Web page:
Oakbay Investments has repudiated claims that funds belonging to the Optimum Mine Rehabilitation Trust have been used improperly.
The company was responding to the bombshell dropped by Minister of Finance Pravin Gordhan over the weekend, which revealed that Oakbay’s previous banks had made several reports to the Financial Intelligence Centre (FIC), citing a number of “suspicious” transactions involving Oakbay, the Guptas, and related companies.
Banks are mandated to report transactions they consider ‘suspicious’ to the FIC. This is to assist in the prevention of illegal activities relating to crime, terrorism and money laundering. The suspicious activities relating to the Guptas amounts to R6.8 billion.
In Gordhan’s affidavit, the minister states that, following the receipt of a certificate from the FIC, one of the transactions flagged “is the reporting of an amount of R1.3 billion as a suspicious transaction, in terms of the FICA, relating to Optimum Mine Rehabilitation Trust”.
While the minister acknowledged not being sure whether the funds were in fact transferred from Standard Bank to the Bank of Baroda when the former gave Oakbay notice that it intended to terminate its relationship with them, he did confirm that the department of mineral resources had authorised the transfer.
Included in Gordhan’s affidavit was a letter from the lawyers representing Optimum’s business rescue practitioners, Piers Marsden and Peter van den Steen, dated June 27 2016 drawing the attention of the South African Reserve Bank (Sarb) to the transaction: “…recent press reports have indicated that Sarb is investigating the Bank of Baroda; the business rescue practitioners have requested us to write to you to enquire whether Sarb has any reservations or concerns with the trustees transferring the Trust’s funds to the Bank of Baroda.”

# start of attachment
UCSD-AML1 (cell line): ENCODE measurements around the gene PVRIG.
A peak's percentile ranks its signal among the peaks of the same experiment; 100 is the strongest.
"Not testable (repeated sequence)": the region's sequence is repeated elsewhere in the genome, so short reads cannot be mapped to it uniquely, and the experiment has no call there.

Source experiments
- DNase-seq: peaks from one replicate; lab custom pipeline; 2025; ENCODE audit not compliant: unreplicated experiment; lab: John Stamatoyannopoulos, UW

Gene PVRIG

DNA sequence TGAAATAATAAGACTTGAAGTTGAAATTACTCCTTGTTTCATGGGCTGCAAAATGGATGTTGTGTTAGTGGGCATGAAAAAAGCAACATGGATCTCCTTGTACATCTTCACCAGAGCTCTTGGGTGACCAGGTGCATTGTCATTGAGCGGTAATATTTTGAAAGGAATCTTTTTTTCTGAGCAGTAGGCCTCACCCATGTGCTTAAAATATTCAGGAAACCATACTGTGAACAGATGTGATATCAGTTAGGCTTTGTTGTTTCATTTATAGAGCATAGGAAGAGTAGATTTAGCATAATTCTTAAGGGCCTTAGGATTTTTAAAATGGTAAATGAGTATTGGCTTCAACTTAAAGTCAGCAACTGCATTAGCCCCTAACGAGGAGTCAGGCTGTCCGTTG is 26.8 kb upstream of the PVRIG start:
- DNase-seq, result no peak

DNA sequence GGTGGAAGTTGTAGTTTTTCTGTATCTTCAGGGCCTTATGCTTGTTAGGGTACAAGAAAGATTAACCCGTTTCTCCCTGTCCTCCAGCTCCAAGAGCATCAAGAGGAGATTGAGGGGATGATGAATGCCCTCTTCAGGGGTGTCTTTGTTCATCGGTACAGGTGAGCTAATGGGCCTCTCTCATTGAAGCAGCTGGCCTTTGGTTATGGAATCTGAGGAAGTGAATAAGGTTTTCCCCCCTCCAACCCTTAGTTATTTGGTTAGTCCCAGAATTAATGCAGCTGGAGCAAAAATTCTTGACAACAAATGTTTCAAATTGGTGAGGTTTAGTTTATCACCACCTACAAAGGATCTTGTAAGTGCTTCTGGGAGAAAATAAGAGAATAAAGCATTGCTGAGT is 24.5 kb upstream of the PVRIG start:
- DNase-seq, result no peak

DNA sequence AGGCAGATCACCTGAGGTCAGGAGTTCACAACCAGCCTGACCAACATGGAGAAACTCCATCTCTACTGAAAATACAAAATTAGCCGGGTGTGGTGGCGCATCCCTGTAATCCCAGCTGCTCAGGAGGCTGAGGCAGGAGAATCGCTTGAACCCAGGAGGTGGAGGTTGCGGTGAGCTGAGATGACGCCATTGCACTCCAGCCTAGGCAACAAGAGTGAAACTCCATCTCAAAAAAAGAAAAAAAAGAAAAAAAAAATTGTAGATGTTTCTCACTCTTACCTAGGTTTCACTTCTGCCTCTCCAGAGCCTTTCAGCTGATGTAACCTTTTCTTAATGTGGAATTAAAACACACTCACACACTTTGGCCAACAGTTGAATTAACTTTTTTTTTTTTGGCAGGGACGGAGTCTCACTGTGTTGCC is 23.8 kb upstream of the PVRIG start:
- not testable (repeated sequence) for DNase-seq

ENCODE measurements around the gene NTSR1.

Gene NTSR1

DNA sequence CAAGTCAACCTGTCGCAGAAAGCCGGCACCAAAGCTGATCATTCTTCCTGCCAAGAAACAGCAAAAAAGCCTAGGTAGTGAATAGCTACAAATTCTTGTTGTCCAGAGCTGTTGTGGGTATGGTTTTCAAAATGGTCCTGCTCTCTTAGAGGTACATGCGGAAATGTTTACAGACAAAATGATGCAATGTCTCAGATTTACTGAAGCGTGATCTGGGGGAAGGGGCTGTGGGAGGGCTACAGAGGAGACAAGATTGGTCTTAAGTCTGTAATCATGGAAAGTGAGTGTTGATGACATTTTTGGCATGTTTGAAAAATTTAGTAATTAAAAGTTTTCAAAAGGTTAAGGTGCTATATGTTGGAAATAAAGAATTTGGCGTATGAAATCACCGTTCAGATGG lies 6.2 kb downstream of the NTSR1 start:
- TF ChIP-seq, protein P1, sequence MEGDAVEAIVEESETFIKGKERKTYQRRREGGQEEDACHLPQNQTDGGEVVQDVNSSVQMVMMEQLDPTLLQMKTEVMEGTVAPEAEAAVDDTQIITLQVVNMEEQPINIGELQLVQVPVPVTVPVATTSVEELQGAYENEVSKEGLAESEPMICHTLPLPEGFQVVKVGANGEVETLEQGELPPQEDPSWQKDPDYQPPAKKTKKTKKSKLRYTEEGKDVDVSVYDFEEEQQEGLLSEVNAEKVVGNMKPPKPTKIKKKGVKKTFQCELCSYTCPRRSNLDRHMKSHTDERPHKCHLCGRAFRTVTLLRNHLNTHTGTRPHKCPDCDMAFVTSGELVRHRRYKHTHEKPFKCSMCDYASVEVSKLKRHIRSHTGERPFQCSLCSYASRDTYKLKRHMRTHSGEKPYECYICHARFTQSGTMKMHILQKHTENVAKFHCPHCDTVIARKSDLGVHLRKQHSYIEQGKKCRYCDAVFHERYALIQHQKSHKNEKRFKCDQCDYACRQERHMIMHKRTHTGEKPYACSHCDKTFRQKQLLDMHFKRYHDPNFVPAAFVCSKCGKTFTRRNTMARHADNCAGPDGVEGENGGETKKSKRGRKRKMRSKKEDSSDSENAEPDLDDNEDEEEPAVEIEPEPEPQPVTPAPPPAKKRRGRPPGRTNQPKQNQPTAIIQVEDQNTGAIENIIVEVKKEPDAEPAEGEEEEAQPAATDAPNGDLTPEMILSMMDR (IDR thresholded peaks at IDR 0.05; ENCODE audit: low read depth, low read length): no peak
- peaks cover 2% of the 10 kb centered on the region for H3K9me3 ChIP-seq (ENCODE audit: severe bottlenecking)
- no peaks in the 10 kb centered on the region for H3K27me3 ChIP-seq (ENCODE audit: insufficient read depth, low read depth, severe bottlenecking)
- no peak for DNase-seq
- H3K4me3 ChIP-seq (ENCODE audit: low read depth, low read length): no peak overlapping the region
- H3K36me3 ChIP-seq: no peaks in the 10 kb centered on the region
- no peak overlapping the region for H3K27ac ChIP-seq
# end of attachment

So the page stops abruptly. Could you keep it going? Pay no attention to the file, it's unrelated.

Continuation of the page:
Initial fears were that the money may have been transferred outside of the country, or removed from the trust to pay back loans for the acquisition of the Optimum coal mine. Responding to questions from Mineweb, Oakbay has now denied this.
The statement from the company (dated October 17 2016) reads: “The Rehabilitation Fund balance was moved from Optimum Mine Rehabilitation Trust’s account with Standard Bank to Bank of Baroda in June 2016. This transfer was due to Standard Bank’s closure of all company accounts. This is the only movement of money from this account. This movement was with the full permission of the joint Business Rescue Practitioners.
“Any suggestions that the Rehabilitation Fund has been drawn down upon are absolutely untrue and defamatory.”
Attached to the statement is a letter from the Bank of Baroda dated October 5 2016, confirming that an amount of R1 470 338 316 sits across four accounts held in the name of the trust. Read the letter from the Bank of Baroda here.
Thus far, everything appears to be in order. The only curious point is why the funds were moved out of long-term investment vehicles in the first place.
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